Raj Patel is an academic and activist whose book, The Value of Nothing: How to reshape market society and redefine democracy, was just published by Picador. Welcome to OpEdNews, Raj. Readers who aren't familiar with your work will want to know what qualifies you to write such an ambitious book. Can you tell us a little about your background?
I was born in London from parents born in Kenya and Fiji and with ancestors in India. My family have been living globalisation from way back when it was called imperialism. I've studied mathematics, philosophy, economics, and sociology, with some of the best teachers in the UK and United States but actually none of this qualified me to write a book about how we might value our world differently. I've learned most of the ideas and insights that propelled this book forward from being an activist, and being lucky enough to meet and learn from ordinary people in social movements in South Africa, Mexico, India, Brazil and right here in North America. And even then, I don't think I've got all the answers. What I've managed to do is pick up more good questions, though, and seen how people in different democratic experiments have created ways to learn from their mistakes.
After decades of study, I've found that knowing the right questions to ask is the key to mostly everything. And, all modesty aside, you didn't just study economics, you have a degree from the London School of Economics. So, you're plenty qualified to write this book. I was fascinated by the factoid of your having first worked for the World Bank and WTO but then having been teargassed on four continents by them. Can you explain that rather dramatic transformation? And does having been inside but now an activist further qualify you to understand the inner workings of our economic institutions?
The trouble, of course, is that all the consultant reports and other literature were already highly processed kinds of knowledge, tailored to what the Bank wanted to hear in the first place, having very little to do with the real world outside the merry-go-round of the international development industry. The exercise of producing "pure poor peoples' responses" from this morass was impossible from the start - like trying to make milk out of Cheez Whiz. I resigned soon after the professor who'd got me the job, Ravi Kanbur, quit from the Bank himself.
Having worked there helps remind me that we're dealing with ordinary people doing extraordinary damage with the best of intentions - and that the world of modern economic policy comes with its own rituals, culture, histories and media that systematically builds a wall against the worlds in which poor people live and struggle.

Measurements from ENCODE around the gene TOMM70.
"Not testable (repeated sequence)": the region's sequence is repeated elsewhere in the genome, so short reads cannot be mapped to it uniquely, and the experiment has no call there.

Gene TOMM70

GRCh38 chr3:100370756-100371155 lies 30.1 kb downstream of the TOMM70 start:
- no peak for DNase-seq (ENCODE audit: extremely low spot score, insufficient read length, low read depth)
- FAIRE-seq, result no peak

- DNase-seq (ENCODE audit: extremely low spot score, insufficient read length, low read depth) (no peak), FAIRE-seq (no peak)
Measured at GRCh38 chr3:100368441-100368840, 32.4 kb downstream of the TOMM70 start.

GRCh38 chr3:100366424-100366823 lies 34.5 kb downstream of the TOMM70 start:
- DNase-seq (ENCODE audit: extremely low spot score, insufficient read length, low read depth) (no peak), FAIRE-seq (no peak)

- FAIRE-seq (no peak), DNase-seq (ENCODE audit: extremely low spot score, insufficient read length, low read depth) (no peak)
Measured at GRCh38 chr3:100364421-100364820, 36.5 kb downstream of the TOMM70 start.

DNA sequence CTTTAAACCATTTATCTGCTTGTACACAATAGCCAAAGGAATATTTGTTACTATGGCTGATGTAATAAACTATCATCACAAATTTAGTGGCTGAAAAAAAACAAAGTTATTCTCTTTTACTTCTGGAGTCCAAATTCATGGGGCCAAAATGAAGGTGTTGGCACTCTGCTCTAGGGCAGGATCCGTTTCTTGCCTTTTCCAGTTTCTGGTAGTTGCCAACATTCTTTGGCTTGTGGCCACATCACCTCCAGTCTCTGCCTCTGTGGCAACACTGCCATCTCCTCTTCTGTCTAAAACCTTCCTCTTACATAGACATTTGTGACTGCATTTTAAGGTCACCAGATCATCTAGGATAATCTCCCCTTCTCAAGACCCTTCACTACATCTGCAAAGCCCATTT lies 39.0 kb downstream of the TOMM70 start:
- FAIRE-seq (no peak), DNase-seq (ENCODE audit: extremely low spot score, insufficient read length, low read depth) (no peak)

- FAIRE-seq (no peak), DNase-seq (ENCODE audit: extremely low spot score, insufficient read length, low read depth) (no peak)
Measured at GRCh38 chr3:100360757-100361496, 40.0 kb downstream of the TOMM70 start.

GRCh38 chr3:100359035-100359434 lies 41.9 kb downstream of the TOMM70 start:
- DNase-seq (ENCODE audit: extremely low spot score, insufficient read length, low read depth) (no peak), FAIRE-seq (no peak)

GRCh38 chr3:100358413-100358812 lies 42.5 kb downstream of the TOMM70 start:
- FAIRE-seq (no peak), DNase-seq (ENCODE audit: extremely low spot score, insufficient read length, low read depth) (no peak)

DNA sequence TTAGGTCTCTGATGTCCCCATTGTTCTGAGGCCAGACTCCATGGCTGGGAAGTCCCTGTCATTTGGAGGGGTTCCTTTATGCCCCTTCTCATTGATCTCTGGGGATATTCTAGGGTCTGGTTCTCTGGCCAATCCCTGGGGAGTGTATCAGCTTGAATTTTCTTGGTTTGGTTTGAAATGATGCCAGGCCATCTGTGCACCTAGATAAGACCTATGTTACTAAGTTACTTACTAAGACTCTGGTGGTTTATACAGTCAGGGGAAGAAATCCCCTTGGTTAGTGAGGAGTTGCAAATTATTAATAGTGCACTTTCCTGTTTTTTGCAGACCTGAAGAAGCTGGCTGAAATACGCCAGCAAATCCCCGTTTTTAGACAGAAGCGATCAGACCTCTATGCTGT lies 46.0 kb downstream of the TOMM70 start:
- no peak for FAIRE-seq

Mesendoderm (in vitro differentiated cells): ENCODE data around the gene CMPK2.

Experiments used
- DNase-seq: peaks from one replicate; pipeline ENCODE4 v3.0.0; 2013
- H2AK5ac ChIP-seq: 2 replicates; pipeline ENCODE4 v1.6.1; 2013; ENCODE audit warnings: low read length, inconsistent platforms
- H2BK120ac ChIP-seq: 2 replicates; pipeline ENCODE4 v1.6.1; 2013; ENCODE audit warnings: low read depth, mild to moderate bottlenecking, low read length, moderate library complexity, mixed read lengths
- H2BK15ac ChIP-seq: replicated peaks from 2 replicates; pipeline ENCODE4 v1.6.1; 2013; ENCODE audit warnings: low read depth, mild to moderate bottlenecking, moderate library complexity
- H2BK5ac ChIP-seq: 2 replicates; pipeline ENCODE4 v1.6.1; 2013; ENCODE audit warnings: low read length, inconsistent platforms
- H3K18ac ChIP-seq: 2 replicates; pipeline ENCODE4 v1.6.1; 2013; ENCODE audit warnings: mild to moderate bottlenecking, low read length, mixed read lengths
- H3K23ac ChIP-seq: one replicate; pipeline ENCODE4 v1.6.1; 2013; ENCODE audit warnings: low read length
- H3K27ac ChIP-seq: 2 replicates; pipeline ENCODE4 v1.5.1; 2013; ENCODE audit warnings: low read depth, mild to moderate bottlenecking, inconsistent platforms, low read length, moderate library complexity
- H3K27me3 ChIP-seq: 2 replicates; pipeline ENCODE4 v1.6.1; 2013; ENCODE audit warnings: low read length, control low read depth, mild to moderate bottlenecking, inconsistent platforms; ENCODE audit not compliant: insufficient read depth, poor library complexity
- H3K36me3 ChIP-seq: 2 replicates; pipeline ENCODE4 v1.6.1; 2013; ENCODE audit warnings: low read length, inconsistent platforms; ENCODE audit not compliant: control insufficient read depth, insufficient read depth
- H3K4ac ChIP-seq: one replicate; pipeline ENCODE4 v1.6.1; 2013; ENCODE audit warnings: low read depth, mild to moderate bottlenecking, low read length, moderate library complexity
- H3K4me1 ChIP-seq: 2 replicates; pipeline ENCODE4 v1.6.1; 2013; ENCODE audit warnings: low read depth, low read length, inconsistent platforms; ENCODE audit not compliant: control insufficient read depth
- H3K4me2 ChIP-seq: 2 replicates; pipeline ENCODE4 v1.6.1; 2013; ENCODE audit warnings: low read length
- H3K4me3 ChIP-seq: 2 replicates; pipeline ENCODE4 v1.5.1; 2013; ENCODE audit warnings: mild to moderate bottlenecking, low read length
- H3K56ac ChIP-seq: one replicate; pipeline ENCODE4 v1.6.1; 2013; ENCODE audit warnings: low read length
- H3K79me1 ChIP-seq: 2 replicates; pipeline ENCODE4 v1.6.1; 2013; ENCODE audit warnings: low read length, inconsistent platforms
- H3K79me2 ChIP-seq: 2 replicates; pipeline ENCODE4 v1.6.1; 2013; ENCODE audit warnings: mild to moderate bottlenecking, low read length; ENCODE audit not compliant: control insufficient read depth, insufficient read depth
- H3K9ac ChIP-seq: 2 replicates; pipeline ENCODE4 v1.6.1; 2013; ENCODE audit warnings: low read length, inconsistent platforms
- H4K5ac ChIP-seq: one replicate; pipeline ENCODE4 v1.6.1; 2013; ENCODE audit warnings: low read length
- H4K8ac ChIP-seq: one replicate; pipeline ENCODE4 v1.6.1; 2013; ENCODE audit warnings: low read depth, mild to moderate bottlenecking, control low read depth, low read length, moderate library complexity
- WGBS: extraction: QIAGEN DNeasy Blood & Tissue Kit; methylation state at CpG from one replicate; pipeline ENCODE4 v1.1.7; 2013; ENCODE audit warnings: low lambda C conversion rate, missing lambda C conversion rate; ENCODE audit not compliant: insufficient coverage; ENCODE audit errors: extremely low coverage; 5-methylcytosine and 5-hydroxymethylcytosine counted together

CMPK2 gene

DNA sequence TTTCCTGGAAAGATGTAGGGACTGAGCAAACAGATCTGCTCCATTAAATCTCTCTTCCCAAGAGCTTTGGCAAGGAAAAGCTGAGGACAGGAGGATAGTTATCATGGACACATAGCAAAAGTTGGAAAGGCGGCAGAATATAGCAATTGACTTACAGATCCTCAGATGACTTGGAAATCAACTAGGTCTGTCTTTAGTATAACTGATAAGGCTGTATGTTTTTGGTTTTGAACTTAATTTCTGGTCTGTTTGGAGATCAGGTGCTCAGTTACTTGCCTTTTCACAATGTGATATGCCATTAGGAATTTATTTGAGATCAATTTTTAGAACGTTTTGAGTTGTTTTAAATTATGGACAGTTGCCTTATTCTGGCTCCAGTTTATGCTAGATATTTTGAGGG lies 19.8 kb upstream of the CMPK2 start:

Imagine if the decision were overturned. Great. But we'd still suffer a democracy where the richest had the loudest voices. In Britain where I grew up, every party was given a crack at airing its views on national television by force of law, not by size of purse. Campaign finance reform is the first step, but only the first step, to a more robust democracy. What we have at the moment is pantomime democracy where audience participation is limited to occasional shouting from the sidelines - but that's not real democracy.
Providing an alternative news source is where we in the non-corporate media come in. Your book is divided up into two parts. The first details where this broken economy came from and how it happened. Almost all of us have personally experienced the effects of the drastic economic downturn, so for the most part, you're preaching to the choir. The second part of your book is more hopeful. Can you tell our readers about that?
After showing how badly wrong conventional economics has been, we're faced with a question - just how ought we to value the world, and how ought we to manage resources if not by sticking them into a market. The second half of the book shows quite how that might happen by looking at different cultures, struggles and communities' attempts to change the world. It's true that some of these communities seem a million miles away, in the jungles of Mexico, fields of southern India, streets of South Africa - but they're also very close to home.
Around the world, there are ideas about how to use and share resources that are already tremendously successful. The Nobel prize in Economics was recently awarded for work on 'the commons', looking at ways that communities both exploit and take care of resources that they govern together. When communities are given the chance, they do much much better than when big government or when big business is allowed in. That, to me, is tremendously hopeful - it offers a way out of the miasma of left-right politics, showing that there are ways in which we can govern ourselves successfully, manage our resources sustainably, and live together equitably.
These are not systems of government we're encouraged to believe in while watching the tirades that pass for debates in US politics. But they're inspirations for those of us who care about the world we live in, and the world we'll leave to our children. The only way we'll bring this world about is through politics and action -- sometimes direct action-- but that's something to be embraced. For too long, we've been encouraged to sit on the sidelines and suffer the consequences of other peoples' mistakes. What I show in the second part of the book is how we can take political responsibility for ourselves and, when we make our *own* mistakes, learn from them and do things better. Surely, that's a better scenario than the one we've endured until now?
Well, you've raised many interesting questions in the course of our interview. With your busy schedule and the baby coming any minute, I'm so glad that we were able to do this. Sleep while you can, Raj. And good luck with your new book!
For a taste of Raj, read "Cheaponomics : A top ten list of things that aren't as cheap as you think."